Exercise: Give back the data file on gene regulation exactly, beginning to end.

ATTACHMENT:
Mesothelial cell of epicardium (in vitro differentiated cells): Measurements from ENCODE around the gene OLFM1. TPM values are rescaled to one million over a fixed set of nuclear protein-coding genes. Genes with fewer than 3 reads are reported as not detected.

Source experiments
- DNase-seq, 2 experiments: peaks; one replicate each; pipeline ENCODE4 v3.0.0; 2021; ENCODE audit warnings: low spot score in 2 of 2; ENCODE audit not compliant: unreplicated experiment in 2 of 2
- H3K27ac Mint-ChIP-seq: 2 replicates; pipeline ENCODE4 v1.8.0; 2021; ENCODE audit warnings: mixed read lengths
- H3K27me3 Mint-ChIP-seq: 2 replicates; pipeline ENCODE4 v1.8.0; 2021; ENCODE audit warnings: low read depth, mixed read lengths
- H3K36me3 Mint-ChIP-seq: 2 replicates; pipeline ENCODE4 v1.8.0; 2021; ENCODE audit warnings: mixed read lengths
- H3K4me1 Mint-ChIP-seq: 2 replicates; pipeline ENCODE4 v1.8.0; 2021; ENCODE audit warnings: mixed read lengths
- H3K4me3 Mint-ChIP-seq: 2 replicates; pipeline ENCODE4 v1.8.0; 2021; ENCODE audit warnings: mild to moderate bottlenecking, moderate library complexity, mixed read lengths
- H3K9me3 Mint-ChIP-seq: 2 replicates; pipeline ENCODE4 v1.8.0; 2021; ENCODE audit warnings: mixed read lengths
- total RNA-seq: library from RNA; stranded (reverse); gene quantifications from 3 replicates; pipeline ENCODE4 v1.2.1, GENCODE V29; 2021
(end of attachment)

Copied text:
Mesothelial cell of epicardium (in vitro differentiated cells): Measurements from ENCODE around the gene OLFM1. TPM values are rescaled to one million over a fixed set of nuclear protein-coding genes. Genes with fewer than 3 reads are reported as not detected.

Source experiments
- DNase-seq, 2 experiments: peaks; one replicate each; pipeline ENCODE4 v3.0.0; 2021; ENCODE audit warnings: low spot score in 2 of 2; ENCODE audit not compliant: unreplicated experiment in 2 of 2
- H3K27ac Mint-ChIP-seq: 2 replicates; pipeline ENCODE4 v1.8.0; 2021; ENCODE audit warnings: mixed read lengths
- H3K27me3 Mint-ChIP-seq: 2 replicates; pipeline ENCODE4 v1.8.0; 2021; ENCODE audit warnings: low read depth, mixed read lengths
- H3K36me3 Mint-ChIP-seq: 2 replicates; pipeline ENCODE4 v1.8.0; 2021; ENCODE audit warnings: mixed read lengths
- H3K4me1 Mint-ChIP-seq: 2 replicates; pipeline ENCODE4 v1.8.0; 2021; ENCODE audit warnings: mixed read lengths
- H3K4me3 Mint-ChIP-seq: 2 replicates; pipeline ENCODE4 v1.8.0; 2021; ENCODE audit warnings: mild to moderate bottlenecking, moderate library complexity, mixed read lengths
- H3K9me3 Mint-ChIP-seq: 2 replicates; pipeline ENCODE4 v1.8.0; 2021; ENCODE audit warnings: mixed read lengths
- total RNA-seq: library from RNA; stranded (reverse); gene quantifications from 3 replicates; pipeline ENCODE4 v1.2.1, GENCODE V29; 2021